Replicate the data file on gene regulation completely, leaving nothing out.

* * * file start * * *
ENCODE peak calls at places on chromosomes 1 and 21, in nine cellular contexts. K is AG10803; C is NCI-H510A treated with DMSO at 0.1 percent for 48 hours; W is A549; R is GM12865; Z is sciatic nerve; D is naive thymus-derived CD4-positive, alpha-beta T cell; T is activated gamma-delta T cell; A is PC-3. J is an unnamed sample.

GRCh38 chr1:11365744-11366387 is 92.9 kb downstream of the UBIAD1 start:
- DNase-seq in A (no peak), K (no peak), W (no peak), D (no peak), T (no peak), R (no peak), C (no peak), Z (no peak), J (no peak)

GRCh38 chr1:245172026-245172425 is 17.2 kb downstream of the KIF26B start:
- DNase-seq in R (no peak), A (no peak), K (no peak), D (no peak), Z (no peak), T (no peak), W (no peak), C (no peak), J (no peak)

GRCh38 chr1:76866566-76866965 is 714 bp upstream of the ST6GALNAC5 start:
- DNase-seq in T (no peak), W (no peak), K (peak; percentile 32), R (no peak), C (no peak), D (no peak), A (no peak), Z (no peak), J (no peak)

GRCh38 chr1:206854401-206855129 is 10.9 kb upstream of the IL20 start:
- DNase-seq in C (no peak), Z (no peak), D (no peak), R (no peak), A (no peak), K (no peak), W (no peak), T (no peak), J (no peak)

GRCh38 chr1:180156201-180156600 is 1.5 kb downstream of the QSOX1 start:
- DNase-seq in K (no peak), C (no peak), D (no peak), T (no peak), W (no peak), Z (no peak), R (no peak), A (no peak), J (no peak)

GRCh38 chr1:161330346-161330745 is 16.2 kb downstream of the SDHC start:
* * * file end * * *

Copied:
ENCODE peak calls at places on chromosomes 1 and 21, in nine cellular contexts. K is AG10803; C is NCI-H510A treated with DMSO at 0.1 percent for 48 hours; W is A549; R is GM12865; Z is sciatic nerve; D is naive thymus-derived CD4-positive, alpha-beta T cell; T is activated gamma-delta T cell; A is PC-3. J is an unnamed sample.

GRCh38 chr1:11365744-11366387 is 92.9 kb downstream of the UBIAD1 start:
- DNase-seq in A (no peak), K (no peak), W (no peak), D (no peak), T (no peak), R (no peak), C (no peak), Z (no peak), J (no peak)

GRCh38 chr1:245172026-245172425 is 17.2 kb downstream of the KIF26B start:
- DNase-seq in R (no peak), A (no peak), K (no peak), D (no peak), Z (no peak), T (no peak), W (no peak), C (no peak), J (no peak)

GRCh38 chr1:76866566-76866965 is 714 bp upstream of the ST6GALNAC5 start:
- DNase-seq in T (no peak), W (no peak), K (peak; percentile 32), R (no peak), C (no peak), D (no peak), A (no peak), Z (no peak), J (no peak)

GRCh38 chr1:206854401-206855129 is 10.9 kb upstream of the IL20 start:
- DNase-seq in C (no peak), Z (no peak), D (no peak), R (no peak), A (no peak), K (no peak), W (no peak), T (no peak), J (no peak)

GRCh38 chr1:180156201-180156600 is 1.5 kb downstream of the QSOX1 start:
- DNase-seq in K (no peak), C (no peak), D (no peak), T (no peak), W (no peak), Z (no peak), R (no peak), A (no peak), J (no peak)

GRCh38 chr1:161330346-161330745 is 16.2 kb downstream of the SDHC start: